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Notice to Appear Not Defective If Notice of Hearing Later Issued | Pereira Motion Update

On Behalf of | Sep 10, 2018 | Deportation, Immigration Court |

Over the Labor Day weekend, the Board of Immigration Appeals (BIA) quietly released an important decision that has a significant impact on individuals hoping to file “Pereira motions.” In Matter of Bermudez-Cota, 27 I & N Dec. 441 (BIA 2018), the court held that a Notice to Appear that does not specify the time and place of a person’s initial removal hearing does not divest an Immigration Judge of jurisdiction so long as a Notice of Hearing specifying this information is later sent to the individual. In the case at hand, the respondent filed a Motion to Terminate arguing that his case should be dismissed in light of the Supreme Court’s decision in Pereira v. Sessions, in which the highest court in the land declared that a Notice to Appear lacking the required information (as to date, time, and place) does not stop the clock for purposes of calculating physical presence eligibility for cancellation of removal. After the decision came out, many attorneys also extrapolated from the Court’s clear language that such Notices to Appear were, in effect, not only defective for cancellation of removal purposes but defective per se. This gave birth to “Pereira motions” which have seen mixed results in New Jersey, with some judges granting and others, denying.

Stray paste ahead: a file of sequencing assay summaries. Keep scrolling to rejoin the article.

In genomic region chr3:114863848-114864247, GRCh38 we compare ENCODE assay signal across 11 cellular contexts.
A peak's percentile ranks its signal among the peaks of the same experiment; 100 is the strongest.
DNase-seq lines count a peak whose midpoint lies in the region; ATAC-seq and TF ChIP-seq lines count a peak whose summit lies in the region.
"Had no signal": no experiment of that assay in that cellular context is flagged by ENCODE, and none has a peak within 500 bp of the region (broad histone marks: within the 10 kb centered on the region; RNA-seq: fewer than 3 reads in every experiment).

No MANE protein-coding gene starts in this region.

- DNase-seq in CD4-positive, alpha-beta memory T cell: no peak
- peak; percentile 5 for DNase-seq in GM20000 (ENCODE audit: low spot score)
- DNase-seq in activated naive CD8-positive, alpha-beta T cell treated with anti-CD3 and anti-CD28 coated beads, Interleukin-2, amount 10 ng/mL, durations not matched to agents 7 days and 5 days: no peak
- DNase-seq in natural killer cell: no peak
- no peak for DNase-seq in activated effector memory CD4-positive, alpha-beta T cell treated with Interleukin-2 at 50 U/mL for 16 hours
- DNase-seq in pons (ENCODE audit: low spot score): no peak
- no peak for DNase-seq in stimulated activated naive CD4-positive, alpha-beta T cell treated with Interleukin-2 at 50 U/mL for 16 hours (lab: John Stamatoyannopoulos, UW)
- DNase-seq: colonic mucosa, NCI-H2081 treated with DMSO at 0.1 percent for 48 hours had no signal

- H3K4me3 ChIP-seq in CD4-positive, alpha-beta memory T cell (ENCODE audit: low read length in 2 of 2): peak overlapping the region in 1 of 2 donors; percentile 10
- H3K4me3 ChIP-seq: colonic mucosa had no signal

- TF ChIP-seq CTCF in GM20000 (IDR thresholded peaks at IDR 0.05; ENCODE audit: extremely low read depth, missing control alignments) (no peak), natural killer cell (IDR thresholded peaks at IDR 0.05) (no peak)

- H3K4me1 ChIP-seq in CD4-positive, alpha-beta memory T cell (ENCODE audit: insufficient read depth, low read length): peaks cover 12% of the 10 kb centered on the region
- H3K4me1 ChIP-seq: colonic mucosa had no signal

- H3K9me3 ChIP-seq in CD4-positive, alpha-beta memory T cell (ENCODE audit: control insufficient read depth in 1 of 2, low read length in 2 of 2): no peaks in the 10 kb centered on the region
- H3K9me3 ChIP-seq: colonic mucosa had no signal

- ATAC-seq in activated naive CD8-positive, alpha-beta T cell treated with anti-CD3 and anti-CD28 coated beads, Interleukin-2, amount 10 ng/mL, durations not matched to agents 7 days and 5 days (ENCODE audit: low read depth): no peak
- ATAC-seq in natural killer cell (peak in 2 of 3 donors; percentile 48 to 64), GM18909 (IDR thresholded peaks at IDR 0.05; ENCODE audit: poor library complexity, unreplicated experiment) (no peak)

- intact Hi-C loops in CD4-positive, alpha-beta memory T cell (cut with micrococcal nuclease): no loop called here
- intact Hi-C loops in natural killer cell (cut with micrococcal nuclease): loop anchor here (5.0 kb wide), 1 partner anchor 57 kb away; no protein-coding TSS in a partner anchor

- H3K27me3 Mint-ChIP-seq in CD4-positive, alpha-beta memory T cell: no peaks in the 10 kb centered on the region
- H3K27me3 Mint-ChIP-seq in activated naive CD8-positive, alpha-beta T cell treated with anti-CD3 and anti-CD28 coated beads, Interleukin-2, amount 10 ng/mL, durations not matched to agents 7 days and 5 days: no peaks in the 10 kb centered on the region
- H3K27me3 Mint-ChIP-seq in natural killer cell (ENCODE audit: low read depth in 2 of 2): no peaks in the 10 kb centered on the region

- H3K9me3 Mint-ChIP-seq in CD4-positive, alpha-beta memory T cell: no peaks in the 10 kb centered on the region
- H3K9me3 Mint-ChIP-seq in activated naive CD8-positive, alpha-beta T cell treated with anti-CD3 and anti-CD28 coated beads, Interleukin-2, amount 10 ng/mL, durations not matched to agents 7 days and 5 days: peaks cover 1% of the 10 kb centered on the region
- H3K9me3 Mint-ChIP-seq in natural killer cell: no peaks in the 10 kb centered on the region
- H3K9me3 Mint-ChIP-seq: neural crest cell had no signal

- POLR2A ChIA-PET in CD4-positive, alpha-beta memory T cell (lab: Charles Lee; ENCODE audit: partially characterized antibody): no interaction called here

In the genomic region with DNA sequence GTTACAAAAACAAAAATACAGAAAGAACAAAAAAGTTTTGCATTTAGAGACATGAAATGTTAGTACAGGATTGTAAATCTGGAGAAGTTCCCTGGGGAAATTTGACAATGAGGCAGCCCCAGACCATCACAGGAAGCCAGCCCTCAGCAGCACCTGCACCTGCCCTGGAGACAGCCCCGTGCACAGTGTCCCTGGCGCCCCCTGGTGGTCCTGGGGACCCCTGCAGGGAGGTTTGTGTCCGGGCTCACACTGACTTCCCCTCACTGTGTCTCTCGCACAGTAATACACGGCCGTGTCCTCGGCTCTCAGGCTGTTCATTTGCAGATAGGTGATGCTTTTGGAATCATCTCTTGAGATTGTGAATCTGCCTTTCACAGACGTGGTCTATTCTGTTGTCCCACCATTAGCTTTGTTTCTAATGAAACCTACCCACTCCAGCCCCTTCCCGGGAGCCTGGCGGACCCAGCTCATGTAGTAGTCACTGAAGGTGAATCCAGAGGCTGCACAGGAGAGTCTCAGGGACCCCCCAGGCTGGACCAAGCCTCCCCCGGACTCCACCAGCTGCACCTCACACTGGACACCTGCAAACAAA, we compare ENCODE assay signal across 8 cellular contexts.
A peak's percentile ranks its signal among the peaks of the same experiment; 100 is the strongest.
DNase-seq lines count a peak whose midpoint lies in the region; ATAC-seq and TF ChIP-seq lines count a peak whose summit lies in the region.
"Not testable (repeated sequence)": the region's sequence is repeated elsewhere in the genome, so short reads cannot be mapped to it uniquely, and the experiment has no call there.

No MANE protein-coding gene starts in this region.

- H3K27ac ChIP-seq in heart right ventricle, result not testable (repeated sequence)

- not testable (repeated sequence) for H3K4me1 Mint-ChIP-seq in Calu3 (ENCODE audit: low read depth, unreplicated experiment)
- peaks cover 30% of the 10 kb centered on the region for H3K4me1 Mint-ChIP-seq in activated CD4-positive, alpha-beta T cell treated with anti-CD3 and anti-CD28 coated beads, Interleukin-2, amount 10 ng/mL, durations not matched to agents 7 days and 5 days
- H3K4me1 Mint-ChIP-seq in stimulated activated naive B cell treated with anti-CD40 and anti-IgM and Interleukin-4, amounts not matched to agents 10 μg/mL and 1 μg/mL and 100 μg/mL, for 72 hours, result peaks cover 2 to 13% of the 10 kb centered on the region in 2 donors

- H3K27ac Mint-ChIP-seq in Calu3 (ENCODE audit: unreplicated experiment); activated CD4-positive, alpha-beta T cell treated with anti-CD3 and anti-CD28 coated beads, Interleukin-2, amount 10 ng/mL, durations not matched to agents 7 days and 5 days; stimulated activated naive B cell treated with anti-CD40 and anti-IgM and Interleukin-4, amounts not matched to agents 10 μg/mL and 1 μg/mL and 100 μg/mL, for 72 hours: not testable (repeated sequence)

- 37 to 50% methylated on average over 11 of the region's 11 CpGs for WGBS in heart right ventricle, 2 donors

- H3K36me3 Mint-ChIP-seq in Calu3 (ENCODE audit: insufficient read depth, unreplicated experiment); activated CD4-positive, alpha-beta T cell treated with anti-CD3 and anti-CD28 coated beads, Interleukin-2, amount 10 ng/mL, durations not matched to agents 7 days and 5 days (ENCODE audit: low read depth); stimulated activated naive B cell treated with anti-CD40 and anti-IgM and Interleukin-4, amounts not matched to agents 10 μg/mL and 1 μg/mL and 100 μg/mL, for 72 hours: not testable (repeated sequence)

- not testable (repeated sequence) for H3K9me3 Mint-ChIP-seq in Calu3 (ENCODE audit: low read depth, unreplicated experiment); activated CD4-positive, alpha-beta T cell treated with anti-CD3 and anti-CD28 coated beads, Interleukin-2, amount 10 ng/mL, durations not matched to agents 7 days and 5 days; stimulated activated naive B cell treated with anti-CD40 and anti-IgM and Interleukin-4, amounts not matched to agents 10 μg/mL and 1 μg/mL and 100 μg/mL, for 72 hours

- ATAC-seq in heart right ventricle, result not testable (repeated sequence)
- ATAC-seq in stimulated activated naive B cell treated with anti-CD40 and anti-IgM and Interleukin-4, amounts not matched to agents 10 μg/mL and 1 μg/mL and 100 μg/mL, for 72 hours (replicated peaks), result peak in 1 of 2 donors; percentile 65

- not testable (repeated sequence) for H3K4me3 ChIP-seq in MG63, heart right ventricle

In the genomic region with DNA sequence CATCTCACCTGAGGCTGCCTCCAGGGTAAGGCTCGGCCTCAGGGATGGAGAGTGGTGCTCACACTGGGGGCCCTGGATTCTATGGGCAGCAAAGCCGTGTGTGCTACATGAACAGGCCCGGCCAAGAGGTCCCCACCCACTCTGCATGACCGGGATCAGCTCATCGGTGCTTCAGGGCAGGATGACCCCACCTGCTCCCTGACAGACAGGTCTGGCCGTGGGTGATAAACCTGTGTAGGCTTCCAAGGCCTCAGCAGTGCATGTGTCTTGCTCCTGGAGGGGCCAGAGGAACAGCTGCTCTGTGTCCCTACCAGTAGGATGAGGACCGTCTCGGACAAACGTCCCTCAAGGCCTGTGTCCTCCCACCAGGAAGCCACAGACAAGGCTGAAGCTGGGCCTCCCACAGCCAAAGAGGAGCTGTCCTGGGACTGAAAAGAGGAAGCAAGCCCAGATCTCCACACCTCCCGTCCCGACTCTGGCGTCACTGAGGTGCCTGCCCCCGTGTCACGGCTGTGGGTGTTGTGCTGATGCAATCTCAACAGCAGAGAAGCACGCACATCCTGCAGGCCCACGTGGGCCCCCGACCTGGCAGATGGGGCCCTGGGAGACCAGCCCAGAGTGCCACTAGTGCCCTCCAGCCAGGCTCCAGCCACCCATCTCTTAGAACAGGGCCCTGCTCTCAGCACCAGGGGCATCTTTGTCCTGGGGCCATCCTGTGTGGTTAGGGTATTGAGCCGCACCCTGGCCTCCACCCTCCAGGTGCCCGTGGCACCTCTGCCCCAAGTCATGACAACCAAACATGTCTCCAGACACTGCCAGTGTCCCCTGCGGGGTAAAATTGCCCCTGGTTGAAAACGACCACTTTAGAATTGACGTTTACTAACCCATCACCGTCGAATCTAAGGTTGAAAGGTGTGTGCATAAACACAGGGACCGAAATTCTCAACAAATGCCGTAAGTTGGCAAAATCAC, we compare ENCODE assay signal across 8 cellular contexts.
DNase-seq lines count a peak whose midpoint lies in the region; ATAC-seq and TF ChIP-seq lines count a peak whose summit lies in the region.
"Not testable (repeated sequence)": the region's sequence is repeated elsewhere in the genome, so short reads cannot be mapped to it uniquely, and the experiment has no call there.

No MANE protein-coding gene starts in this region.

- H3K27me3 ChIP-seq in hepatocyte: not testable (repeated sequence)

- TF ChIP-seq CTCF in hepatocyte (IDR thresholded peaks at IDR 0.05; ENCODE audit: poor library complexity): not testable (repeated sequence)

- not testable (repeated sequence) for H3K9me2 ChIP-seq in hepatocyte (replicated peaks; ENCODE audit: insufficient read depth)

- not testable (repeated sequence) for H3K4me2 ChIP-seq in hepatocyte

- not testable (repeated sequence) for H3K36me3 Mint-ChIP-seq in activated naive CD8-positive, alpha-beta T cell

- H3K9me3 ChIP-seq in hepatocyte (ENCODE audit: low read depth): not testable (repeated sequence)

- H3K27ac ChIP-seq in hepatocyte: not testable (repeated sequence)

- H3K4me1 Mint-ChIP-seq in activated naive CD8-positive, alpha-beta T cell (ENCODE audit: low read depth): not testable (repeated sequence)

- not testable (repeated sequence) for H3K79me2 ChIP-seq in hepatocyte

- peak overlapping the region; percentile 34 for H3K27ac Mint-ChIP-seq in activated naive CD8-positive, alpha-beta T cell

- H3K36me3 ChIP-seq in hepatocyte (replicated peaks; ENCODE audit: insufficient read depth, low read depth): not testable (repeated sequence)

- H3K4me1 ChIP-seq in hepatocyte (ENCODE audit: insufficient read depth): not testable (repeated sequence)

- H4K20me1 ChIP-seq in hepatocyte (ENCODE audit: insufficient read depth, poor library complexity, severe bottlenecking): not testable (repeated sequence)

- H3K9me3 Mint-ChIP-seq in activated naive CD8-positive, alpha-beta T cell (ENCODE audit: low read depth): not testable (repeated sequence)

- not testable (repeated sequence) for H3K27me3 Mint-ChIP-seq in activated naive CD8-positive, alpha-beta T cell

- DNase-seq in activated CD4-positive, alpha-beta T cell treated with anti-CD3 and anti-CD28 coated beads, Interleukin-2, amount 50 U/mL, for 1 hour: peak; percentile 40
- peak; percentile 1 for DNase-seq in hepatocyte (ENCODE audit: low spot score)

Now, however, that the BIA has spoken out on this issue, Motions to Terminate premised on Pereira may lose some of its force, especially if an individual has a received a Notice of Hearing containing information as to date, time, and place. (According to the BIA, subsequent receipt of a notice of hearing containing information as to the time and place cures the initial deficiency and does not render the Notice to Appear defective generally.) Unfortunately, even though the decision contradicts the unambiguous language in Pereira, this is what we are stuck with in New Jersey unless and until the Third Circuit or the Supreme Court rules differently. Note, however, that just as the BIA characterized the Supreme Court’s decision as “narrow,” Bermudez-Cota should also not be expanded beyond what it is saying. In other words, in cases where a respondent has not received a subsequent notice of hearing, this decision arguably does not undermine the holding of Pereira.

The above is general information only and not to be relied upon as legal advice. It does not create an attorney client relationship, nor should it be relied upon as advice in lieu of consultation with an attorney.